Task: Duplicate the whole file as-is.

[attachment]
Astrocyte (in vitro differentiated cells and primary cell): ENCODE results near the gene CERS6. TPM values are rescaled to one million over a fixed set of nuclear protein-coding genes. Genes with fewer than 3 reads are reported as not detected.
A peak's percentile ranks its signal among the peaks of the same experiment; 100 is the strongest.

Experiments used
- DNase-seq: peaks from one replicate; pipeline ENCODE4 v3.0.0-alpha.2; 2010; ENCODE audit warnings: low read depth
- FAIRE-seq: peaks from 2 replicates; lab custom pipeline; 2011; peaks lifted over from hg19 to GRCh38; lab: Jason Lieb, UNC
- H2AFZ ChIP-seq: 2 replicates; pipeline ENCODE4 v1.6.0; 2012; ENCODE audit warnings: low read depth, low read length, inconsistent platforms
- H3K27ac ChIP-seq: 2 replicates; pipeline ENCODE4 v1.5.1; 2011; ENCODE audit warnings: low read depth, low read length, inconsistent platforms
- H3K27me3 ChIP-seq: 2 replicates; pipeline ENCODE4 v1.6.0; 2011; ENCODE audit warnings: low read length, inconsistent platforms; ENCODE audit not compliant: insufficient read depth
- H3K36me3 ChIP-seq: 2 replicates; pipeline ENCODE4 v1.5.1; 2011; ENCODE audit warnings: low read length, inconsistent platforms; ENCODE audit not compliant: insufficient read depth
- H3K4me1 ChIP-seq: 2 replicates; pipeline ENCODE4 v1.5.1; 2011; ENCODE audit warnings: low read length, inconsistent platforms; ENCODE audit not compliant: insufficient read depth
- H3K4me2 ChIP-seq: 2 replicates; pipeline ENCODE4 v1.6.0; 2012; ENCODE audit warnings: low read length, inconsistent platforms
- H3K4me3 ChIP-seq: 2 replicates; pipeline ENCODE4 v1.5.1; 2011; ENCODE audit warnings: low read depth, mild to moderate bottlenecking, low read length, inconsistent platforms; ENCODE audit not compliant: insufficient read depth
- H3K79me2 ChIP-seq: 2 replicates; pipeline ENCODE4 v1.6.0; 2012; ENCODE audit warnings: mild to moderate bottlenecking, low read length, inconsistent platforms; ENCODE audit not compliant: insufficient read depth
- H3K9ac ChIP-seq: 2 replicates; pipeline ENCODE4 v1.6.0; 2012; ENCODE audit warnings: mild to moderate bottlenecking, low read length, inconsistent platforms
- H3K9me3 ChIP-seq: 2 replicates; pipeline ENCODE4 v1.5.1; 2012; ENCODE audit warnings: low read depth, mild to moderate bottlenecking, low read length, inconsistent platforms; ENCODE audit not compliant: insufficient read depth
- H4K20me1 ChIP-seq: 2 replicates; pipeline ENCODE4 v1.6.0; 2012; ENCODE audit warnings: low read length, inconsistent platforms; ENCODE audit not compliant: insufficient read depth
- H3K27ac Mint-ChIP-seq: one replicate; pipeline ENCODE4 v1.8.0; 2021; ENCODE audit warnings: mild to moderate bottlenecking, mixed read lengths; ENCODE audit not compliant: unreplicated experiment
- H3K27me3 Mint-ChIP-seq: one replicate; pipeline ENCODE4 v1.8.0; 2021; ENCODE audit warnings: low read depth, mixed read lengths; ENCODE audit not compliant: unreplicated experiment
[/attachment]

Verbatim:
Astrocyte (in vitro differentiated cells and primary cell): ENCODE results near the gene CERS6. TPM values are rescaled to one million over a fixed set of nuclear protein-coding genes. Genes with fewer than 3 reads are reported as not detected.
A peak's percentile ranks its signal among the peaks of the same experiment; 100 is the strongest.

Experiments used
- DNase-seq: peaks from one replicate; pipeline ENCODE4 v3.0.0-alpha.2; 2010; ENCODE audit warnings: low read depth
- FAIRE-seq: peaks from 2 replicates; lab custom pipeline; 2011; peaks lifted over from hg19 to GRCh38; lab: Jason Lieb, UNC
- H2AFZ ChIP-seq: 2 replicates; pipeline ENCODE4 v1.6.0; 2012; ENCODE audit warnings: low read depth, low read length, inconsistent platforms
- H3K27ac ChIP-seq: 2 replicates; pipeline ENCODE4 v1.5.1; 2011; ENCODE audit warnings: low read depth, low read length, inconsistent platforms
- H3K27me3 ChIP-seq: 2 replicates; pipeline ENCODE4 v1.6.0; 2011; ENCODE audit warnings: low read length, inconsistent platforms; ENCODE audit not compliant: insufficient read depth
- H3K36me3 ChIP-seq: 2 replicates; pipeline ENCODE4 v1.5.1; 2011; ENCODE audit warnings: low read length, inconsistent platforms; ENCODE audit not compliant: insufficient read depth
- H3K4me1 ChIP-seq: 2 replicates; pipeline ENCODE4 v1.5.1; 2011; ENCODE audit warnings: low read length, inconsistent platforms; ENCODE audit not compliant: insufficient read depth
- H3K4me2 ChIP-seq: 2 replicates; pipeline ENCODE4 v1.6.0; 2012; ENCODE audit warnings: low read length, inconsistent platforms
- H3K4me3 ChIP-seq: 2 replicates; pipeline ENCODE4 v1.5.1; 2011; ENCODE audit warnings: low read depth, mild to moderate bottlenecking, low read length, inconsistent platforms; ENCODE audit not compliant: insufficient read depth
- H3K79me2 ChIP-seq: 2 replicates; pipeline ENCODE4 v1.6.0; 2012; ENCODE audit warnings: mild to moderate bottlenecking, low read length, inconsistent platforms; ENCODE audit not compliant: insufficient read depth
- H3K9ac ChIP-seq: 2 replicates; pipeline ENCODE4 v1.6.0; 2012; ENCODE audit warnings: mild to moderate bottlenecking, low read length, inconsistent platforms
- H3K9me3 ChIP-seq: 2 replicates; pipeline ENCODE4 v1.5.1; 2012; ENCODE audit warnings: low read depth, mild to moderate bottlenecking, low read length, inconsistent platforms; ENCODE audit not compliant: insufficient read depth
- H4K20me1 ChIP-seq: 2 replicates; pipeline ENCODE4 v1.6.0; 2012; ENCODE audit warnings: low read length, inconsistent platforms; ENCODE audit not compliant: insufficient read depth
- H3K27ac Mint-ChIP-seq: one replicate; pipeline ENCODE4 v1.8.0; 2021; ENCODE audit warnings: mild to moderate bottlenecking, mixed read lengths; ENCODE audit not compliant: unreplicated experiment
- H3K27me3 Mint-ChIP-seq: one replicate; pipeline ENCODE4 v1.8.0; 2021; ENCODE audit warnings: low read depth, mixed read lengths; ENCODE audit not compliant: unreplicated experiment